It’s always a good idea to go to networking events…but turning up is only the beginning. It can sometimes be difficult to know exactly what to do once you’re there, so here are a few ideas to help you make the most of every networking event.
Bring business cards: print more than you think you’ll need and make sure all the relevant information is on them (if you’re not sure what to include, here are some tips) so that people know who you are, what you do and how to find you when they look back on it later. This bit’s really important – you don’t want to make a great connection with someone only to find you’ve run out of business cards, and leave them with nothing to remember you by!
Introduce yourself: don’t be afraid to make the first move; introduce yourself to people by making eye contact, smiling, telling them your first and last names and giving a firm handshake. (If the thought of having to make small talk puts you off, here’s a quick guide to help you brush up on your small talk skills.) Listen carefully to their name, and when you’re parting ways it doesn’t hurt to ask them to confirm that you’ve got their name right: better to do it now then get it wrong in the future.
Show interest in other people’s jobs: the best way to show interest is by asking questions, preferably open questions that can’t be answered with a simple yes or no. But don’t just go through a list of the same questions with each new person; once they’ve answered you, build off what they’ve said and tailor the conversation to their answers.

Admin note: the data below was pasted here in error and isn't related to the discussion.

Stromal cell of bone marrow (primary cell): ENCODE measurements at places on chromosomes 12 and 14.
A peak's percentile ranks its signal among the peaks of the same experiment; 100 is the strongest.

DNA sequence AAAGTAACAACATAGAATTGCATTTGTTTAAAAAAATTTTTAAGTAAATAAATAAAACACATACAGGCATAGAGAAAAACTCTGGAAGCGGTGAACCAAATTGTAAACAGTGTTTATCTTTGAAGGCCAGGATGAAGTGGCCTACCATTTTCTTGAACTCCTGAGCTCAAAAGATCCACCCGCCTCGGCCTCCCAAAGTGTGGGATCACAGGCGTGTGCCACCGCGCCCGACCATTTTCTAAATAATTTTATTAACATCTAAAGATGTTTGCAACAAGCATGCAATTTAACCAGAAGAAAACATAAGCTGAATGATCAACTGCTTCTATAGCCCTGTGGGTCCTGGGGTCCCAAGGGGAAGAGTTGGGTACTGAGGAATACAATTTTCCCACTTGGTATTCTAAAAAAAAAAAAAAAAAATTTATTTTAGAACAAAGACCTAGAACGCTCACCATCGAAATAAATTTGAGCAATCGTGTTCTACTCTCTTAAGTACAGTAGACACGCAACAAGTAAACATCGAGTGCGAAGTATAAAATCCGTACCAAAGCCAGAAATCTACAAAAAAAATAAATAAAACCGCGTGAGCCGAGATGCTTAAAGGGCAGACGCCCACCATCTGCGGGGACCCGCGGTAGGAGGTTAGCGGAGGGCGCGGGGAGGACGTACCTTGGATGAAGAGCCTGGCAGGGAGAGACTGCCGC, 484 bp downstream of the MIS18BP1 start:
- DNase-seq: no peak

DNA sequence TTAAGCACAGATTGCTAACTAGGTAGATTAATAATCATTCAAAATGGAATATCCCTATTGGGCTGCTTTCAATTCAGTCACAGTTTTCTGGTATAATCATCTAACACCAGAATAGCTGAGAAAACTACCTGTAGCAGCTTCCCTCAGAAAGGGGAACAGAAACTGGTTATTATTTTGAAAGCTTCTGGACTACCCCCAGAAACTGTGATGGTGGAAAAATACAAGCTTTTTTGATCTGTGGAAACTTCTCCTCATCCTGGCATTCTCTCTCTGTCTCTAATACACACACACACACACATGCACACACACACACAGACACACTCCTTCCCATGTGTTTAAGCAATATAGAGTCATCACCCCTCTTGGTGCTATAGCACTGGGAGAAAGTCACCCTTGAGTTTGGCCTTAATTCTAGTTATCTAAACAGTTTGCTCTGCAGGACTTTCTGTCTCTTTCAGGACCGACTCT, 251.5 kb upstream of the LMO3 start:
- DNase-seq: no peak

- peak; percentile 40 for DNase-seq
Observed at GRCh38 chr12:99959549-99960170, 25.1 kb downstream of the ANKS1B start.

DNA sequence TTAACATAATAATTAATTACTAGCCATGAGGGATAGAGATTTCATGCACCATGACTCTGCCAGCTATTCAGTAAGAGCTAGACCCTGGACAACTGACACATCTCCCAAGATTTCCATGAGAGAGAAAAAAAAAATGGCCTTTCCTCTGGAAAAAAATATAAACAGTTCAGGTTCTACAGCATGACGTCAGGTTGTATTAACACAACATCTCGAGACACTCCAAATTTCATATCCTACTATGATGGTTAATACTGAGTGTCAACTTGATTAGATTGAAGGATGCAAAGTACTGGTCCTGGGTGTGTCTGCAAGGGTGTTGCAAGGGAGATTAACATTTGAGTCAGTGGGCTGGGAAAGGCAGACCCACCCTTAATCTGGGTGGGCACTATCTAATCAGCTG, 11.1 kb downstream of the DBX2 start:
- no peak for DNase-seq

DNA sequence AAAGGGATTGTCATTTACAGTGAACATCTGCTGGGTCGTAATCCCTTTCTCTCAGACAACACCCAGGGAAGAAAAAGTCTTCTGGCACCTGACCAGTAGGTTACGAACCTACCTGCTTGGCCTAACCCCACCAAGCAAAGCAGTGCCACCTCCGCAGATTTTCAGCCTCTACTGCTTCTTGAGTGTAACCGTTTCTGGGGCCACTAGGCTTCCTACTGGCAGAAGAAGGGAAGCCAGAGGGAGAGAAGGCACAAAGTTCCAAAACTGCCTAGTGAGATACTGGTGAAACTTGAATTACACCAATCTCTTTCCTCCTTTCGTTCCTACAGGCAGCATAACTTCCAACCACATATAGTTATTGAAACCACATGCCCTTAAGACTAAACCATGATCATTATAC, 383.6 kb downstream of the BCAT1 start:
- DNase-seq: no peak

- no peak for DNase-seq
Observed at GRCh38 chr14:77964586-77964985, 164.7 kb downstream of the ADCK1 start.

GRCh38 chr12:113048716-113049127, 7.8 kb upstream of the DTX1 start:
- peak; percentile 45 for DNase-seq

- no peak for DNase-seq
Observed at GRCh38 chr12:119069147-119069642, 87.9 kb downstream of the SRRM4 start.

Tell them what you do: as important as it is to show your interest in what the other person does, don’t forget to let them know what you do too! Try to keep this concise and to-the-point, ideally summing up what you do in a couple of sentences.
Follow up after the event: you don’t want to be forgotten, so after a few days, send an email to the people you want to stay in touch with saying you enjoyed meeting them. Make sure each email feels personal to the recipient – nothing generic or impersonal as this will put people off. A good way to make a follow-up email more personal is by mentioning something that you talked about in person. You can find a template for such emails here.
Take notes: many networking events have speakers, and it’s well worth taking notes so you don’t forget the things they say. They’re often experts in their area so they know what they’re talking about. But also take notes after one-to-one conversations you have; you’re going to talk to a lot of people, and it will be hard to remember who said what. Taking notes will make it easier to remember what you discussed with each person when it comes to writing those follow-up emails.
But the most important thing to remember is go to networking events. You can’t do any of the above if you’re not actually attending events where you can meet people. While the thought of attending such events may be intimidating or feel like a lot of hassle, it won’t be so bad once you’re there and it will definitely be worth it in the long run. So find some events and get going!